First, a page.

Kate Redmond is a teacher-naturalist who leads field trips in the Cedarburg Bog and gives nature programs for area students, teachers, seniors, garden clubs, and nature centers. She is the author of “Browsing the Bog,” (UWM Field Station Bulletin Vol. 32, 2007) and, writing as the BugLady, of the e-newsletter series “Bug o’ the Week.” See her photo galleries.
Bug of the Month
Like insects, they are Invertebrates (as in, “we don’t need no stinkin’ backbone”) but they have a stiff exo-(outer)-skeleton) and are Arthropods (meaning “jointed legs”). They’re in the Class Chilopoda, which has a 380 million year history on this earth. For you newer BugFans, yes, they are not insects. The BugLady uses a very catholic (or first grade) definition/inclusion of bugs – as in – Eeiouw, a BUG!
Centipedes have one leg on each side of each body segment and millipedes, of previous Bug-o-the-Week fame, have two per side per segment. By the New Math, that makes four legs per segment for millipedes and two for centipede. Typical Wisconsin centipedes have about 15 leg-bearing segments (which, alas, by the same “New Math,” leaves us substantially shy of 100 legs) but there are centipedes elsewhere in the world that have as many as 191 segments and so, DO attain hundred-leg status. Their first pair of legs has been adapted with small, lobster-like claws, complete with poison ducts that allow centipedes to grab, subdue, handle, and tear their prey. In Field Guide to Insects of North America, Kaufman refers to the first pair of legs as “fangs.” Centipedes’ legs tend to be longer than millipedes’, and they wriggle when they travel because they move the legs on one side and then on the other.
The stiff exoskeletons that allow millipedes’ to burrow without shredding are insured by their high-calcium diet; the exoskeleton of the ultra-flexible centipede is made of low-calcium chiton.
Centipedes are carnivores that spend the daylight hours in the dark and humid world under leaves, logs and soil; like other inhabitants of the litter, they are flattened, smooth, and not colorful (color is wasted on the eyeless). They emerge at night to hunt for insects and other small invertebrates, and, when no other food is available, they will eat other centipedes. According to the Silversteins, in their wonderful kids’ book Life in a Bucket of Soil, centipedes that have been “blindfolded” (through the application of paint to the multiple eyes located on the sides of their heads) will still strenuously flee the light; they probably have light sensors in their skin. Because their world is dark, they locate their prey through the constant action of their antennae. They stun their prey with venom delivered through their front legs, and they can deliver a painful bite to humans. You can just see the poison “fang” on the centipede in the picture (hint – it’s facing left).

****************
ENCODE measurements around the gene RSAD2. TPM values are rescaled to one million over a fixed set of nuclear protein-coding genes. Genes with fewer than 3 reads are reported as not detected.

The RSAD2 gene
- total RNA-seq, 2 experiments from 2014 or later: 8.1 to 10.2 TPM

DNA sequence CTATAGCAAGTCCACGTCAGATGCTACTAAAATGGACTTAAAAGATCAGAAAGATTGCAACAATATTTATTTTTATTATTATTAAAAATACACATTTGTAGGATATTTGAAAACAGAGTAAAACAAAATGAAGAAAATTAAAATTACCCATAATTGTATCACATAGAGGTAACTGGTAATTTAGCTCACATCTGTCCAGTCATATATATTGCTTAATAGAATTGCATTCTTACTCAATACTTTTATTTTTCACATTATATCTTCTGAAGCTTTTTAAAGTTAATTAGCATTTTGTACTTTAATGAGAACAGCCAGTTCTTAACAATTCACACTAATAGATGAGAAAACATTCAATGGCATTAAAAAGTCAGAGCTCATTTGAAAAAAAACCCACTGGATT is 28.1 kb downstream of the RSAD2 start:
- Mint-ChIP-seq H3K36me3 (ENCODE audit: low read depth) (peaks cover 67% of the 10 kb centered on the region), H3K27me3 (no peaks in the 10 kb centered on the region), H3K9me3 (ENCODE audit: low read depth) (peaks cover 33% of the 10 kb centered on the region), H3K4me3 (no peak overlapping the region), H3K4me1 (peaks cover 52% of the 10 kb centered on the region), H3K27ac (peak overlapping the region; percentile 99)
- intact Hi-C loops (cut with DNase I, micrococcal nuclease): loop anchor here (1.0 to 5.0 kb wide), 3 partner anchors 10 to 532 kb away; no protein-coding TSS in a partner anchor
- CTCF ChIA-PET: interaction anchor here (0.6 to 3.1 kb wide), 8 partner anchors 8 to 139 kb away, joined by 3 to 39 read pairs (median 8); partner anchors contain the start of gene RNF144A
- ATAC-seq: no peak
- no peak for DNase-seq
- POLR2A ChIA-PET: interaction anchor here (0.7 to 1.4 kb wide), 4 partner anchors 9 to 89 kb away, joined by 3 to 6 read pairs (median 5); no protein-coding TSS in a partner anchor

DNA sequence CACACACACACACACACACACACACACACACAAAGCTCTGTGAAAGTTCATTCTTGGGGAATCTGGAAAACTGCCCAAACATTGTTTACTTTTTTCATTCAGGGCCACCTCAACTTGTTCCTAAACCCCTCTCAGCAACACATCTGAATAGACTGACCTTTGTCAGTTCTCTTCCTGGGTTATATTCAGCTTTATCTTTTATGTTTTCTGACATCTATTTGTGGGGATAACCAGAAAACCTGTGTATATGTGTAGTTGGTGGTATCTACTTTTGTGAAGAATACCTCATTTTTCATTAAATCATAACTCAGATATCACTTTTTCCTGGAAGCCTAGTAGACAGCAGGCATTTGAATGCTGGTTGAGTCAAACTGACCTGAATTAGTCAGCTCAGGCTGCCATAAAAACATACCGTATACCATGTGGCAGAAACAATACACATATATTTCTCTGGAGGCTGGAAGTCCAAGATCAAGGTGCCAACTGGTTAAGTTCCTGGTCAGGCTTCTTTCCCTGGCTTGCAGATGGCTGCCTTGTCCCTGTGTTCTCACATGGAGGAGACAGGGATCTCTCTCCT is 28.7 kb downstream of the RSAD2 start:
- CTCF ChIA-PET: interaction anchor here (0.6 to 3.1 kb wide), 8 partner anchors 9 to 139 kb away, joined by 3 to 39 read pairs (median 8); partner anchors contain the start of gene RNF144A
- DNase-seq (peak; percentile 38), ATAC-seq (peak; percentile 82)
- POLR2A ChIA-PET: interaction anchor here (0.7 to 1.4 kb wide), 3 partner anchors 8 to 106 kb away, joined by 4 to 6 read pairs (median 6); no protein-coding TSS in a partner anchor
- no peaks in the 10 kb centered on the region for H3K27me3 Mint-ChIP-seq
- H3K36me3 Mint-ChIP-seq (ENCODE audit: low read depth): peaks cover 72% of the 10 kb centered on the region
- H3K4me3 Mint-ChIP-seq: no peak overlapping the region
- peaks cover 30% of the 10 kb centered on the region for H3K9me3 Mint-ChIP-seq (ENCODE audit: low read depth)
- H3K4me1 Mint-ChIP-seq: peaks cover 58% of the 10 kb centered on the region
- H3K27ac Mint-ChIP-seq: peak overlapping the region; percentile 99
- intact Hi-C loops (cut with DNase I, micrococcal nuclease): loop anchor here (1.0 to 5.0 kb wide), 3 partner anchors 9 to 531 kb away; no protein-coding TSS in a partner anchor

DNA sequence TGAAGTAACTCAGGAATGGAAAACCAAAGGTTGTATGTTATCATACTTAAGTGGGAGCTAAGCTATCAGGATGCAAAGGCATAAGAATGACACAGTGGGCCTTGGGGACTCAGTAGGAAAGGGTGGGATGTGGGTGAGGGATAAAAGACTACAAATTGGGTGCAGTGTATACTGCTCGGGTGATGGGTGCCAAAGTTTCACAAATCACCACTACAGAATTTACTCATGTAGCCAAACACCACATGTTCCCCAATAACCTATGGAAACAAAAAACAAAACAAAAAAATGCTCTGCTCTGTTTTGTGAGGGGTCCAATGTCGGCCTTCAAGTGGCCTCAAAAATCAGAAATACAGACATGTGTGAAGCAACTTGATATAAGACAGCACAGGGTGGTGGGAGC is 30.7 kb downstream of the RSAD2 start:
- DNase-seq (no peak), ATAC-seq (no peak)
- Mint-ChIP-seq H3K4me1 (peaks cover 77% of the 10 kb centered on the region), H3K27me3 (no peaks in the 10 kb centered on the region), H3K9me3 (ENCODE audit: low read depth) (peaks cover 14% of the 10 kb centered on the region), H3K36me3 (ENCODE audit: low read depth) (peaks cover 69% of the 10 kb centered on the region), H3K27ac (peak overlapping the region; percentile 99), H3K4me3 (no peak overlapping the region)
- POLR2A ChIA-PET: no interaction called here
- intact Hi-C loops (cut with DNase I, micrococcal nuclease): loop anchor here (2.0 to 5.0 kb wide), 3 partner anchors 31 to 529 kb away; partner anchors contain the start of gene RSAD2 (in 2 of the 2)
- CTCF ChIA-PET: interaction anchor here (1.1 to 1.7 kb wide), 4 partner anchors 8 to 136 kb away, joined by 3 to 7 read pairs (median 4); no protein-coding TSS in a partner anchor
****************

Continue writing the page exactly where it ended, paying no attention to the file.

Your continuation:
When Mr. Centipede locates the object of his affections (also, blush, by feel) he makes a web across the passageway and places a sperm packet in it. Ms. Centipede retrieves it, stashes it internally in one of those hard-to-reach spots, and starts knitting little booties. The females of many arthropod species walk away from their eggs and may, if they encounter their young, eat them. The females of some centipede species curl around their eggs to hide, protect and groom them – removing mold spores that would kill them.
Love ya’, Mom,